Ah, yes; hilly terrain. There’s none to be explored near where I live. If there had been…or if I’d driven the Flex EcoBoost well above sea level…or if I’d had a trailer hitched to the back, then the EcoBoost no doubt would have earned its keep.
What about the “Eco” part? In the front-wheel-drive Flex I averaged 23 miles per gallon with a mix of 10 percent city, 90 percent highway. Ford claims no penalty for the EcoBoost engine. The trip computer reported 17 MPG in suburban driving and 22 in highway driving, quite good for a 355-horsepower 5,000 pound brick. Based on the EPA ratings, the EcoBoost’s mandatory all-wheel-drive and not the engine itself is responsible this drop.
With all-wheel-drive the Flex chugs through deep snow as if it’s not even there. A few times I drove with one set of tires on the plowed road and the other two on the unplowed shoulder—just because I could. Goodyear Eagle RS-As aren’t known as a spectacular snow tire, but when carrying 5,000 pounds they grip well. Couldn’t feel a thing through the wheel or the seat of my pants. Problem is, you never feel much through the steering wheel on any road surface. Communicative Ford’s EPS system is not. Weighting is pretty good, though; for what the Flex is, it’ll do.
The regular Flex feels a touch floaty. For the EcoBoost the suspension has been lowered 0.4” and firmed up as much as the chassis engineers felt they could get away with. Consequently, the float is gone, body motions feel much more tightly controlled, lean in turns is minimal, and grip is decent until the outside front tire overloads and the vehicle lapses into oh-so-safe understeer. Still not an invitation to hoon—even with a tighter suspension the Flex feels huge and far from agile. Credit not only its size but the distant upright windshield. Think that the Scion xB and Nissan cube feel surprisingly roomy? Well, apply the same configuration to the truly large vehicle, and you’ll feel like you’re navigating more than driving. On top of these factors, I’ve yet to drive a car on Ford’s D3 platform that didn’t feel ponderous. I suspect it’s the suspension geometry. The Mazda CX-9 and even the largest-and-heaviest-in-class GM Lambdas feel more tossable (though this is most certainly relative). For the sake of evaluation I pushed the Flex hard enough around a curvy circuit to sink fuel economy below ten. But would I ever drive a Flex this way otherwise? Probably not; there’s not much fun to be had here. The primary benefit of the tighter suspension is in driver confidence and safety on challenging roads, not in driver enjoyment. The chassis is certainly competent, but not entertaining.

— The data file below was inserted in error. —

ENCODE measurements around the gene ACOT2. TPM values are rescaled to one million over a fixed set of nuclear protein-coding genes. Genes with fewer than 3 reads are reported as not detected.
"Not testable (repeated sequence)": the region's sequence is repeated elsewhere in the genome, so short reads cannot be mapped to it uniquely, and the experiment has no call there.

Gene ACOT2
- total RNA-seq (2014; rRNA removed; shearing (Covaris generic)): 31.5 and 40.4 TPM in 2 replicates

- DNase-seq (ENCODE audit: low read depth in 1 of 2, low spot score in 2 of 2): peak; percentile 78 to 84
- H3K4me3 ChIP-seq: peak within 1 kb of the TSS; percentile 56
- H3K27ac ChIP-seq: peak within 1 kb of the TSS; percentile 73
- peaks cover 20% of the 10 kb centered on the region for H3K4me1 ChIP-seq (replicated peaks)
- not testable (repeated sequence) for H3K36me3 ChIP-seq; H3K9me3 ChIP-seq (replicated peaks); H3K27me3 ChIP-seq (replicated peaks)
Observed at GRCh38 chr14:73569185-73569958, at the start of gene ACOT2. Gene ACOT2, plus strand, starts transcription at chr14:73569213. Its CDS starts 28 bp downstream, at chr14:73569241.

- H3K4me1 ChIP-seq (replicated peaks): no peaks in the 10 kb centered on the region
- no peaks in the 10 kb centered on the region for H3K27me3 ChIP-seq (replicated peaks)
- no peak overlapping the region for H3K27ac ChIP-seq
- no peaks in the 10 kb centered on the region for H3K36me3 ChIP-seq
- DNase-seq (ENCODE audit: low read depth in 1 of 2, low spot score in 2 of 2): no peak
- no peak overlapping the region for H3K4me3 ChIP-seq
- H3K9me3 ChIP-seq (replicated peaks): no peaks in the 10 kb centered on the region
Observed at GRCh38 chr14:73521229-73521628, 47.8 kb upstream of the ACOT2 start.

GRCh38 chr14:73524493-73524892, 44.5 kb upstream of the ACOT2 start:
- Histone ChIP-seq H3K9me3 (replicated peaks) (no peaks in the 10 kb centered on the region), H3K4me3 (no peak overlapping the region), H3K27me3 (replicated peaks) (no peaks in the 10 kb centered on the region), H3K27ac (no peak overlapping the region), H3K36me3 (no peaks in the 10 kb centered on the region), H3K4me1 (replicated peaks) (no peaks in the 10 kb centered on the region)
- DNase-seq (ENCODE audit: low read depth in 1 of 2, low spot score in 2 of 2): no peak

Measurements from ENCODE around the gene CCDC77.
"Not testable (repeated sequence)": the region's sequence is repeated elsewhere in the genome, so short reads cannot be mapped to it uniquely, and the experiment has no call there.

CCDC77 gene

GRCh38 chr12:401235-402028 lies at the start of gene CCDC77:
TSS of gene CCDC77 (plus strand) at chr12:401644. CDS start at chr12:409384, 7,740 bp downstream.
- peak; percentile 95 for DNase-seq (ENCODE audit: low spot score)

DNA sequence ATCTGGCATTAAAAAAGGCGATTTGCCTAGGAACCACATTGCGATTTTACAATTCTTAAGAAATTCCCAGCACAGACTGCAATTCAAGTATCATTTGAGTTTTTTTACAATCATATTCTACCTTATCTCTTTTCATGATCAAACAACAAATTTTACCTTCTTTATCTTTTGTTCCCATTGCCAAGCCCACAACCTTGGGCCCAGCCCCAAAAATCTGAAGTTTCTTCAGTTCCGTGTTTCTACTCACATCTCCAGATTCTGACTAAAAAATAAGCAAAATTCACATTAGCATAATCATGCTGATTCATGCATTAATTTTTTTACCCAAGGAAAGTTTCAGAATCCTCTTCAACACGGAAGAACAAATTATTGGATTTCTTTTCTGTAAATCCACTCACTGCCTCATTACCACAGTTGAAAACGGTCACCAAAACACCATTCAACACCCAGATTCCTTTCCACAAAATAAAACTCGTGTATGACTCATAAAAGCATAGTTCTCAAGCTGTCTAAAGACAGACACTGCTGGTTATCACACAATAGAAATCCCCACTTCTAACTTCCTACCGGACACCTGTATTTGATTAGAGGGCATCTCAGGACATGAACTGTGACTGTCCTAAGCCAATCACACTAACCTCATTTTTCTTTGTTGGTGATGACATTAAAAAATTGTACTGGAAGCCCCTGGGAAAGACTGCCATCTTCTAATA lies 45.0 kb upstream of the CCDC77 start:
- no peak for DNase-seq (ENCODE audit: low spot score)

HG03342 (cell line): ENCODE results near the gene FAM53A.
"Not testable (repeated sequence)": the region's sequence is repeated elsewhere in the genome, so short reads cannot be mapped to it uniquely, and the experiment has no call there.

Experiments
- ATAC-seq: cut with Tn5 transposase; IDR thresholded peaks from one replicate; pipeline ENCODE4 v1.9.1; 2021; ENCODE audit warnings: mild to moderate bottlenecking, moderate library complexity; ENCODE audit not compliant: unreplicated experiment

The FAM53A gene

There is a cost to the EcoBoost’s additional body control. The ride never becomes downright harsh, but the EcoBoost feels more jittery over the small stuff and reacts more abruptly to larger bumps. Pairing the stiffer suspension with 19-inch wheels might yield a better compromise, but with the EcoBoost only 20s are offered. In any Flex and in the related Lincoln MKT impacts often reverberate through the less-than-rigid body structure.
I’m a fan of the Flex. The styling keeps growing on me, and the room, comfort, and interior flexibility are indisputable strengths. But does it make sense to spend another $3,800 to EcoBoost it? In the end, this decision becomes a surprisingly practical one. I’m aware that some people are entranced by the combination of a massive vehicle with a powerful engine—a friend had Lingenfelter supercharge his Hummer H2. For me, a pair of turbos and stiffer suspension bits do not transform Ford’s supersized brick into a driving machine. Driven the way such vehicles are typically driven, where they’re typically driven, the extra power simply won’t come into play. And I didn’t much enjoy pushing the Flex EcoBoost harder. But if you need more power and control for mountains, high altitudes, or towing, then the Flex EcoBoost makes more sense than a normally-aspirated V8 would have.
Ford provided the vehicle, insurance, and one tank of gas for this review.
Michael aresh owns and operates TrueDelta, an online provider of auto pricing and reliability data.